Review: Allo DigiOne Signature Player


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AVForums Member
Oct 9, 2016
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Allo DigiOne Signature Player


I received a surprise package in the mail a bit more than a month ago, all the way from Mumbai, India. I immediately knew that it was sent to me by as the package looked almost identical to the Katana I received some weeks before. To my surprise there was the latest and greatest DigiOne Signature Player, fully assembled, neatly packed inside. I personally own the original first generation DigiOne that was my first purchase from and was very eager to compare them to hear if there can really be more improvement to what I considered already an excellent Coax SPDIF transport. I took my time with this one and put it through its paces; here is my review of the new DigiOne Signature from

The headings are clear and if you are familiar or an expert on some of the topics, please feel free to skip ahead. I tried to cater for readers of all experience levels.

What is this DigiOne thing, and what does it actually do?

The DigiOne products from are meant to provide the user with a high-quality digital audio SPDIF output signal, that needs to be connected to an existing external high-quality Digital to Analog Converter (DAC) via an RCA or BNC coaxial digital audio cable. Thus, the output of the DigiOne is not analog audio but still in the digital form and needs to be converted to something you can amplify and actually listen to. Much like what a traditional CD player does when you use the digital audio output signal to your Home Theatre AVR or integrated amplifier. Except now, the digital audio source is not a spinning disk, but a digital audio file served up with a Raspberry Pi single board computer (SBC), converted by the DigiOne hardware to the same SPDIF signal that the CD player would have provided. So, the DigiOne is not a DAC but just a transport, and brings the signal to your DAC.

This enables you to play your massive collection of computer audio files to your HiFi from a low powered, acoustically silent palm size computer. There are many similar devices that can do the same, even your phone, but the focus here is on the audiophile?s needs with little to no compromise on audio quality from the source and upwards, and this gives you the flexibility to choose your own high-end DAC for a more modular system.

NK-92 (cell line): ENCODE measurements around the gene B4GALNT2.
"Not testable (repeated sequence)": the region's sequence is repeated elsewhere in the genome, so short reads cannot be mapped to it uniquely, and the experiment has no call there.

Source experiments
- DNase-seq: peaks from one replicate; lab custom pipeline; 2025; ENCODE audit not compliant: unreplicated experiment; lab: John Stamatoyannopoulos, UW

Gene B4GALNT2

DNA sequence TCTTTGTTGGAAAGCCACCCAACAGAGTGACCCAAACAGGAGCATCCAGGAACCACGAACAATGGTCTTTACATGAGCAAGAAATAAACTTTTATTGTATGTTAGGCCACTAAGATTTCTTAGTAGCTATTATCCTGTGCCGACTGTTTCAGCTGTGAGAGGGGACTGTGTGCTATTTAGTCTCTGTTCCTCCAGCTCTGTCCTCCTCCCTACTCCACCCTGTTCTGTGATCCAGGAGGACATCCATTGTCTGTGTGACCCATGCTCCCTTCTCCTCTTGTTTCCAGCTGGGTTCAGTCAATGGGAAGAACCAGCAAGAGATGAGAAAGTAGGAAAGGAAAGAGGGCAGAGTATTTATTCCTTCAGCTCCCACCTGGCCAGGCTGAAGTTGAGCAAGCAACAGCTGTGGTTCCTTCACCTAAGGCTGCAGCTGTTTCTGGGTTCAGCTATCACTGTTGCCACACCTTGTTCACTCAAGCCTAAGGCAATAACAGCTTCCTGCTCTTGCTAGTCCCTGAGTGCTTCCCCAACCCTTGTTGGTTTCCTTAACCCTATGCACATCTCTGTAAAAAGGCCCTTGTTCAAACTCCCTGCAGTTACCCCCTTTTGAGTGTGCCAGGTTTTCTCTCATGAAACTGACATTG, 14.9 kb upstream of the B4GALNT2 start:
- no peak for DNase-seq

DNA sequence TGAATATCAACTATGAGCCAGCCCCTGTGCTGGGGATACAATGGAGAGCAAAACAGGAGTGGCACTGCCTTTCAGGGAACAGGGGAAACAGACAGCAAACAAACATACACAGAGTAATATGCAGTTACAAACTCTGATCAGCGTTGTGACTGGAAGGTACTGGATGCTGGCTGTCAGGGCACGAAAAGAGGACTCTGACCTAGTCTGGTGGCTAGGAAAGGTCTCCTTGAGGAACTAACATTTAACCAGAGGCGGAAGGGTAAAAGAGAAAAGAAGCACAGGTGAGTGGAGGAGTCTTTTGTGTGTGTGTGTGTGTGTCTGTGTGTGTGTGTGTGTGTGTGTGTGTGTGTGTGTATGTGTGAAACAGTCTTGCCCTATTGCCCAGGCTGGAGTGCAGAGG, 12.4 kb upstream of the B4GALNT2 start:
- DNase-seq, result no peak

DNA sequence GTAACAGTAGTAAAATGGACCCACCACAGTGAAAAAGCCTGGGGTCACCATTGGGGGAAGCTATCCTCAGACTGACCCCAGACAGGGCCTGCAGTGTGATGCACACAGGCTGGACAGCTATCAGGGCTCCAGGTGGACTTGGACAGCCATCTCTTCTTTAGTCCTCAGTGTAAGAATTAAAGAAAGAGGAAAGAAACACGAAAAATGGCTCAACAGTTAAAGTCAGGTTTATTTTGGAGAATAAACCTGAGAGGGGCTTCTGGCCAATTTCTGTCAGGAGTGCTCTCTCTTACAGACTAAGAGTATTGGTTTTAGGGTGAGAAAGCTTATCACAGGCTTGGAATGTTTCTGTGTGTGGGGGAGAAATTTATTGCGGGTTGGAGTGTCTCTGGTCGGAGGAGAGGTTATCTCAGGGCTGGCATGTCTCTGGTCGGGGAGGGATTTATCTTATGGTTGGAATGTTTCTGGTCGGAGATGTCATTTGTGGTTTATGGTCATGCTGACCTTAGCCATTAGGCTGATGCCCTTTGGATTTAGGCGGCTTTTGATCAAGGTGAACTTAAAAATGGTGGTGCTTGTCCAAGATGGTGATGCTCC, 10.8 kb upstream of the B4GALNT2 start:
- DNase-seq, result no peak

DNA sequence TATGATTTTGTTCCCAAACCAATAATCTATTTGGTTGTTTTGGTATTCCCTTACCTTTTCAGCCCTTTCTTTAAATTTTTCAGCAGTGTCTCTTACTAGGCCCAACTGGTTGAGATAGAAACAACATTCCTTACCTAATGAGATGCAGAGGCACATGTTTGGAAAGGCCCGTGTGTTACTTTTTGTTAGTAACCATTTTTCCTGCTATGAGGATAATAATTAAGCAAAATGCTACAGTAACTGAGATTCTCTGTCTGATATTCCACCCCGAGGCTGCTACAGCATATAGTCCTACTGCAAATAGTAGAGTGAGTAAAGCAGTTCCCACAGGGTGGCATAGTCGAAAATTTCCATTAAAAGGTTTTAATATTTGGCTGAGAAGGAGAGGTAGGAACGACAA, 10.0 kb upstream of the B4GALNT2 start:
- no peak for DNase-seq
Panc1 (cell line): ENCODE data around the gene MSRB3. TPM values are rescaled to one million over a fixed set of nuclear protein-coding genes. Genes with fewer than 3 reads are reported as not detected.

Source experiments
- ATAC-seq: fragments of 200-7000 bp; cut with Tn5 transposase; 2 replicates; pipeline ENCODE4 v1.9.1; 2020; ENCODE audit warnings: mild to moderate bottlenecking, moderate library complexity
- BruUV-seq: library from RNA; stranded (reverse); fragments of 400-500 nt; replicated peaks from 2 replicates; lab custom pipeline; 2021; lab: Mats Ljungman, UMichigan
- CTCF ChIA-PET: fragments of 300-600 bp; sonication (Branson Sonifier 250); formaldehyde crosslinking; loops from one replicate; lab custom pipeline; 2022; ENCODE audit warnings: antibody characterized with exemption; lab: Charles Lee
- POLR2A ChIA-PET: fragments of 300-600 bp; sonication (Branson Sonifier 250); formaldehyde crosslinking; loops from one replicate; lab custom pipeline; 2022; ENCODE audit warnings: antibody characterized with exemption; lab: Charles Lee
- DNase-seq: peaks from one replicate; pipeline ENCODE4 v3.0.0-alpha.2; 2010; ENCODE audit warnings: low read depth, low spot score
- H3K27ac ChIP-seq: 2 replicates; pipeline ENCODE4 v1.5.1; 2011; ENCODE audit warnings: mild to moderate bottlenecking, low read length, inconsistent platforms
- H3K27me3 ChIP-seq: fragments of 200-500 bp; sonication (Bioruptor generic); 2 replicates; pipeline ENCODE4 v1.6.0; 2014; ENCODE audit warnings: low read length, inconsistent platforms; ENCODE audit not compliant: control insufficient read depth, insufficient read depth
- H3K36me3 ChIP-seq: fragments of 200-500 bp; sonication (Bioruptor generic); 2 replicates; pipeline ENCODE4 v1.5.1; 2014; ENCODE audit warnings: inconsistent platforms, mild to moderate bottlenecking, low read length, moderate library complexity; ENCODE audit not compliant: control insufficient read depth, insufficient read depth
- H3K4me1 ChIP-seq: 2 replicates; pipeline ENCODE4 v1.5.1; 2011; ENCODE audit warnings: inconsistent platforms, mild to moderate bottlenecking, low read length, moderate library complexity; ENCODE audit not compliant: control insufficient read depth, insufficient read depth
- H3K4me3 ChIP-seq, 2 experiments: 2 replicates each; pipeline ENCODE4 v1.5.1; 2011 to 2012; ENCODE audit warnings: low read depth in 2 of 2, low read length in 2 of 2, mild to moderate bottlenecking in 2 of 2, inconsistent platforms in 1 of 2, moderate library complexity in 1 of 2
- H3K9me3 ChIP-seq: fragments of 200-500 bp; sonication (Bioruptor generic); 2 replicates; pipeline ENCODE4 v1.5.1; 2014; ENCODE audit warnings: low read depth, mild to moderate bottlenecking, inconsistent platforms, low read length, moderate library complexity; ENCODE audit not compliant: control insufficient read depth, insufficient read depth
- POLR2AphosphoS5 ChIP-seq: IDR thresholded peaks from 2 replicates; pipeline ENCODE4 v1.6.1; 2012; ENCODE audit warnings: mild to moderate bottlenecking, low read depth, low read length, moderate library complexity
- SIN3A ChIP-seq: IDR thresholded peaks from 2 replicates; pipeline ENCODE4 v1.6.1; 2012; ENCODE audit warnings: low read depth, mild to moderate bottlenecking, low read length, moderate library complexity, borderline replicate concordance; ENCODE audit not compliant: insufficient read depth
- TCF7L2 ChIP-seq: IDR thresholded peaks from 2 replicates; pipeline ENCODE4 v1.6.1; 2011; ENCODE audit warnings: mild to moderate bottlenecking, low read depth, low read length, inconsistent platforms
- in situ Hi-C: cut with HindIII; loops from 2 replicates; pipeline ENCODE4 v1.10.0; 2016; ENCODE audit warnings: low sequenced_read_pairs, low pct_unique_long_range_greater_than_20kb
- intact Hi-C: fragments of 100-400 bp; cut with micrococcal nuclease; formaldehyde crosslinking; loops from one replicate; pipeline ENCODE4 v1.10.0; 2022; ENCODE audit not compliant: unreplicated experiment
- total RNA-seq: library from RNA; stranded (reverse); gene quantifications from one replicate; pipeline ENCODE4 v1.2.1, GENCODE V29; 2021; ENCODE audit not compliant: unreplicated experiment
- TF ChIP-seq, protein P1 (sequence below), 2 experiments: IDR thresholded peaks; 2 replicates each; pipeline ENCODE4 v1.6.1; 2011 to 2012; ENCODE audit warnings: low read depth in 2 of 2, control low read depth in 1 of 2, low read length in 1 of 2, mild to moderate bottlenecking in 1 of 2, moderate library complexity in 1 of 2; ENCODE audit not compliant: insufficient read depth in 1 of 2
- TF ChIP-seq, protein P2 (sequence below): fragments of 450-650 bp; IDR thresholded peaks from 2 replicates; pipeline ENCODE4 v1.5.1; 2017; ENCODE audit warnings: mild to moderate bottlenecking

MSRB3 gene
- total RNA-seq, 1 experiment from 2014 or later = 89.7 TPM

In a neat, small and pretty enclosure, you get the Raspberry Pi computer and the DigiOne add-on component boards that is plugged in directly to the Raspberry Pi. The DigiOne receives a data signal from the Raspberry Pi at the bottom and works its magic to deliver an astonishingly good measuring SPDIF digital audio signal that you can feel confident about and feed that to your high-end HiFi equipment that you cherish so much.

To achieve this high-quality signal, timing of the bits needs to be precise and there must be little to no other electrical noise mixed in with the signal that could cause distortion or confusion within the DAC. The latest iteration of the DigiOne product line, the DigiOne Signature, does this in a number of ways. To reduce the noise and get clean power supply, they have separated the power of the Raspberry Pi and the DigiOne Signature by providing two power input jacks to take separate power supplies, one for the ?clean? side and one for the ?noisy? side. Where the Pi and the DigiOne Signature boards needs to interact, they have implemented the hardware to galvanically isolate the ground and signal conductors between them. There is also a super capacitor that deliver immediate power as needed from its stored energy without needing to ?fetch? power from the plugged-in power supply. They have gone further to discard the data clocking from the Raspberry Pi, and then re-clock the data signals received by its own high quality onboard NCK clocks to ensure ultra-low jitter (Allo claims less than 400 femtoseconds) timing of the bits that are sent to your DAC. There are more technical details given in the DigiOne Signature manual. In essence they strived to reconstruct the digital audio signal in the purest and accurate way possible and still provide value to the customer.